BRIDGE

The Washington Post - - TELEVISION - —FrankSte­wart © 2017, TRIBUNE CON­TENT AGENCY, LLC.

“I’ve writ­ten you be­fore about my hypochon­driac hus­band,” a fan writes. “He’s de­ter­mined to get his money’s worth from his health in­sur­ance. If I serve a cured ham, he wants to know what it had. And yes, he still post­mortems ev­ery deal.”

My fan’s hus­band was South. At six clubs, he took the ace of hearts, cashed the K-A of di­a­monds and ruffed a di­a­mond in dummy.

“He ruffed a heart,” my fan says, “and took the A-K-Q of trumps. He lost a trump to East plus a di­a­mond. Down one.

“My hus­band wanted to au­topsy our bid­ding. I thought it was fine. But now he’s even say­ing he suf­fers from acute hypochon­dria. Is he be­yond help?”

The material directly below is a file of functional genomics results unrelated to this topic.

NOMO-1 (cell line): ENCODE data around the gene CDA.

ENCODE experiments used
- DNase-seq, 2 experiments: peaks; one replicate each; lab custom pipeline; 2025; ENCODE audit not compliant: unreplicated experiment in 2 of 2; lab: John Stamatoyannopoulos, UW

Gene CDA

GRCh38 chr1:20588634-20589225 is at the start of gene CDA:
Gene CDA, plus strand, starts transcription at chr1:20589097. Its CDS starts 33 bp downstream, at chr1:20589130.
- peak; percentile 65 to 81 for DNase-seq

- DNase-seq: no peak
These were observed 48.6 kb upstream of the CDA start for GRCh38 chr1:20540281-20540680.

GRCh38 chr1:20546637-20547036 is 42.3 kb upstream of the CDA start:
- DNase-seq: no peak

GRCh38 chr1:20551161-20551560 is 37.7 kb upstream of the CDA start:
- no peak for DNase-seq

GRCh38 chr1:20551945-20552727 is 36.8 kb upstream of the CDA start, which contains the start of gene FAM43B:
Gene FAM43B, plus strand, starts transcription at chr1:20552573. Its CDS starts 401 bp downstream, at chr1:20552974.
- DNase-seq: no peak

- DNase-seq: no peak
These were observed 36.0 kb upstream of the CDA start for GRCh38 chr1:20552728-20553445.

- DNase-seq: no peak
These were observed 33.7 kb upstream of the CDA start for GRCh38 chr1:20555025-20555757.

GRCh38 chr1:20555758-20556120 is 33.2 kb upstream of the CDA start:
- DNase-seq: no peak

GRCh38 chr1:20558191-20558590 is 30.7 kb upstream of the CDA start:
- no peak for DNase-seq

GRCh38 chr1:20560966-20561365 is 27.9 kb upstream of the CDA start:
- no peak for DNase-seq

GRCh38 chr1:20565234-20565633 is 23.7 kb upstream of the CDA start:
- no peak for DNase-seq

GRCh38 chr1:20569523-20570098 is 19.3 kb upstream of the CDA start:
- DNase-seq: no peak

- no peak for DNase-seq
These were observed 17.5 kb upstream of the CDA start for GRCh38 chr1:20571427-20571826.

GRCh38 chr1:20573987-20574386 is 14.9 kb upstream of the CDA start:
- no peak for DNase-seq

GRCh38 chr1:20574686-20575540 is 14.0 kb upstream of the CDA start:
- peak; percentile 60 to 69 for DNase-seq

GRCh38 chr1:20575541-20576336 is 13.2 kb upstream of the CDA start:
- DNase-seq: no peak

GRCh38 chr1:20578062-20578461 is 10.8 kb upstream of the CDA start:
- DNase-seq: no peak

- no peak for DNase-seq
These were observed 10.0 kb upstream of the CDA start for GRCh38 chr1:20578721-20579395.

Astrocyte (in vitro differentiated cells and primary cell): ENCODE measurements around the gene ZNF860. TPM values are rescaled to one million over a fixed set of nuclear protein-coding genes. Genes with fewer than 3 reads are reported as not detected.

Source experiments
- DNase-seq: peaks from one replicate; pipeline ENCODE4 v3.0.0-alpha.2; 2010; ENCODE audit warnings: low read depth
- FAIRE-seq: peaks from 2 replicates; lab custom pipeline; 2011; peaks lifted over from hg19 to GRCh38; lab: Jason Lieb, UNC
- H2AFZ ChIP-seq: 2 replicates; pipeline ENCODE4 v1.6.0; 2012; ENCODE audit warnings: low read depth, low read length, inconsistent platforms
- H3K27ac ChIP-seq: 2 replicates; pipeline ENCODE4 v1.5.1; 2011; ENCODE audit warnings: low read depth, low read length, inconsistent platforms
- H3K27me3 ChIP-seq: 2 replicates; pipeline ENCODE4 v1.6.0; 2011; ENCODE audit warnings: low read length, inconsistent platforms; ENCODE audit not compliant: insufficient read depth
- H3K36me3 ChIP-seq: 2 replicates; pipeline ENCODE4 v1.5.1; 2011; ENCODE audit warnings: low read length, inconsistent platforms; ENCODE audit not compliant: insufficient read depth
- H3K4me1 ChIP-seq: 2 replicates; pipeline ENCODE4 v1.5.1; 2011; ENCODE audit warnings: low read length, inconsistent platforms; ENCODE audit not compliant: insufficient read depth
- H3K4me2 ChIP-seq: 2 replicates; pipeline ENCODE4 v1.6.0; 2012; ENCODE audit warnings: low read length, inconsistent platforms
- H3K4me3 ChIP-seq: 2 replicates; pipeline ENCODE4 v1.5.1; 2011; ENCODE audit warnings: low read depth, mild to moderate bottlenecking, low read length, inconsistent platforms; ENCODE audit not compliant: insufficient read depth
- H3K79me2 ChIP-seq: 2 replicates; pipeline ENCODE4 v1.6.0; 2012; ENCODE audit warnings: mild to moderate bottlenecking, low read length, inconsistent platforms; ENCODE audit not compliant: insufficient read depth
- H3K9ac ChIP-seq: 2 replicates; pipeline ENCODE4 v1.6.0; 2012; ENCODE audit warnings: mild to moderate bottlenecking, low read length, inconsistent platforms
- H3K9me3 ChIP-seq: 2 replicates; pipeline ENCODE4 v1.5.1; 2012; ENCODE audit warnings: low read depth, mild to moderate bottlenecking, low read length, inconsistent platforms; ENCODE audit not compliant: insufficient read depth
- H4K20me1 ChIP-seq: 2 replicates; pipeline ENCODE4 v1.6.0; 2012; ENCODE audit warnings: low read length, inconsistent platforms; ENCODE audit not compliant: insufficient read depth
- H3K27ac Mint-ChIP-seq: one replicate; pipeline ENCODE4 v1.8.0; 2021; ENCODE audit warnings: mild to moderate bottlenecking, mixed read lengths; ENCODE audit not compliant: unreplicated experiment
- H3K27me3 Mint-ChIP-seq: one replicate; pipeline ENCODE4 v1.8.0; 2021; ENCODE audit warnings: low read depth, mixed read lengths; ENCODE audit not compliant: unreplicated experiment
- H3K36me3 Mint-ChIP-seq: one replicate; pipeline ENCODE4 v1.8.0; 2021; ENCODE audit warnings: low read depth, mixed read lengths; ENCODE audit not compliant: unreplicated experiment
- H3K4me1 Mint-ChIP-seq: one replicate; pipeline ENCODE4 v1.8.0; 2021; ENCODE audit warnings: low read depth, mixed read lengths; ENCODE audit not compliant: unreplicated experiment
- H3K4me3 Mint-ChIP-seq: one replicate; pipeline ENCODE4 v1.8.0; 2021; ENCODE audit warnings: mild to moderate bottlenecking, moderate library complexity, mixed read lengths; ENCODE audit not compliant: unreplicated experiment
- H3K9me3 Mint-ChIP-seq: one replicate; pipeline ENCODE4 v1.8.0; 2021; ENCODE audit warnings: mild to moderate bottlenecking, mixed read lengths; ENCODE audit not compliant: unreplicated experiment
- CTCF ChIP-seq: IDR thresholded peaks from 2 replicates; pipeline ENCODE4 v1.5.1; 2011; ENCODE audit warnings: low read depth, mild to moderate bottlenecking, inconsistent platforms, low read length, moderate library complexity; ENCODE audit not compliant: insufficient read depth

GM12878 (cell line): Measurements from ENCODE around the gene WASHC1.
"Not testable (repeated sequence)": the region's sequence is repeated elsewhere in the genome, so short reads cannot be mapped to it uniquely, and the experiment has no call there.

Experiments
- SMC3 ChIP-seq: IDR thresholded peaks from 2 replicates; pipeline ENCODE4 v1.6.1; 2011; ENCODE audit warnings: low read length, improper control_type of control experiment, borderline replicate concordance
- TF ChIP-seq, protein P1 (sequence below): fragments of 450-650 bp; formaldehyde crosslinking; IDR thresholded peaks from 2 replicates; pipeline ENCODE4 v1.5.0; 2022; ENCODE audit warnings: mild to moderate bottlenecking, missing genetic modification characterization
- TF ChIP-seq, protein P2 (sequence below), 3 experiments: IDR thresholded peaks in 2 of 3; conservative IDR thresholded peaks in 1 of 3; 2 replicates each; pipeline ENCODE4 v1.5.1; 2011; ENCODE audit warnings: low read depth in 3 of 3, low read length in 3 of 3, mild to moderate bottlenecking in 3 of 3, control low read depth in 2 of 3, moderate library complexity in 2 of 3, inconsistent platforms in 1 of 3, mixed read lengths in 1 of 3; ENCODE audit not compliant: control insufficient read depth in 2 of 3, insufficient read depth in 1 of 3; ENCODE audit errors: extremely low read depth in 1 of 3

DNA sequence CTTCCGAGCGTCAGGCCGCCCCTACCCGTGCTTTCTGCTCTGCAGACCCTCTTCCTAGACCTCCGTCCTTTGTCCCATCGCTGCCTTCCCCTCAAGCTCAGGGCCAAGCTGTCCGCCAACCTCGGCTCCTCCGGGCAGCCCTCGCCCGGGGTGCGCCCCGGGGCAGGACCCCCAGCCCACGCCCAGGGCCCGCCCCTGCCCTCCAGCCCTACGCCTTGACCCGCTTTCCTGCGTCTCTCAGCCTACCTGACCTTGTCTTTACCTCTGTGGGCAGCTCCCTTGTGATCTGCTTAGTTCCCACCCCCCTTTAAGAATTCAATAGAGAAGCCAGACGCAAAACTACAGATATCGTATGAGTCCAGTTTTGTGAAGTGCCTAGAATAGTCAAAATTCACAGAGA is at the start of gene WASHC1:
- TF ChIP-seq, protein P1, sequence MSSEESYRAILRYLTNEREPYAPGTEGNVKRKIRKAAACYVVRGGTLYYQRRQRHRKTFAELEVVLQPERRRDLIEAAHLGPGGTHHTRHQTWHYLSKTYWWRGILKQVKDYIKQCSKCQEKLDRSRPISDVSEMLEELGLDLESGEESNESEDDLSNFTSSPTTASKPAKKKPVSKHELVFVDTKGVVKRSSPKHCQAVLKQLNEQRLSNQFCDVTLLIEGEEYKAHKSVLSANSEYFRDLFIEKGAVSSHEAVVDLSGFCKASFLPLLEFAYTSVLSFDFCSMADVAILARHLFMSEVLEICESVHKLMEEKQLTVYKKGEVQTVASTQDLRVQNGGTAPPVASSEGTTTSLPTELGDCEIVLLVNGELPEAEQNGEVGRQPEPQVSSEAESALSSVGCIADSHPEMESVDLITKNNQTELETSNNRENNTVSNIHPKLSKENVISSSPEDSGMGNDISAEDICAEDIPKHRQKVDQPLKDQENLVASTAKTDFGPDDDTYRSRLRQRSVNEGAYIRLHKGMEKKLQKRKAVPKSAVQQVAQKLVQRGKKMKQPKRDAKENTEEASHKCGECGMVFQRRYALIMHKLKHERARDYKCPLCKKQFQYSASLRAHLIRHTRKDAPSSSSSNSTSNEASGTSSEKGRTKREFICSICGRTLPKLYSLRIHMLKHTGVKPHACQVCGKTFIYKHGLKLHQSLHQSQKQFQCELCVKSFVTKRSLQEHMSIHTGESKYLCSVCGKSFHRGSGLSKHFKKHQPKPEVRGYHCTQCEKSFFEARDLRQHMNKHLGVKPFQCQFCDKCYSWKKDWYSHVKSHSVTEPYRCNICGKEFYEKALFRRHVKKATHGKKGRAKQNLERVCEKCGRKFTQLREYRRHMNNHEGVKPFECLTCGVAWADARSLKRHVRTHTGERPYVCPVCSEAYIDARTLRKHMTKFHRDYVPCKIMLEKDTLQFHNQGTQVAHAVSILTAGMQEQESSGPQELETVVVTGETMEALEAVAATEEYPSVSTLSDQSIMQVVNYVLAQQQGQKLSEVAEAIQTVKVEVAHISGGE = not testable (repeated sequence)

I may not help South’s con­di­tion by say­ing six clubs was cold. South can ruff a heart at the sec­ond trick, take the top di­a­monds, ruff a di­a­mond and ruff a heart. He then takes the A-K of trumps. When West dis­cards, South goes to the ace of spades and ruffs a spade. He ex­its with his last di­a­mond at Trick 11 and scores his Q-10 of trumps.

DAILY QUES­TION

You hold: AJ96532 K5 6 You open one spade, your part­ner bids two hearts, you re­bid two spades and he tries 3NT. What do you say?

AN­SWER: Notrump looks wrong. Bid four hearts. Part­ner’s two hearts showed a five-card or longer suit, so your sup­port is ad­e­quate. (In­deed, you would of­ten have raised di­rectly with three-card sup­port.) He should ex­pect you to hold six or more spades and can go to four spades if he wants.

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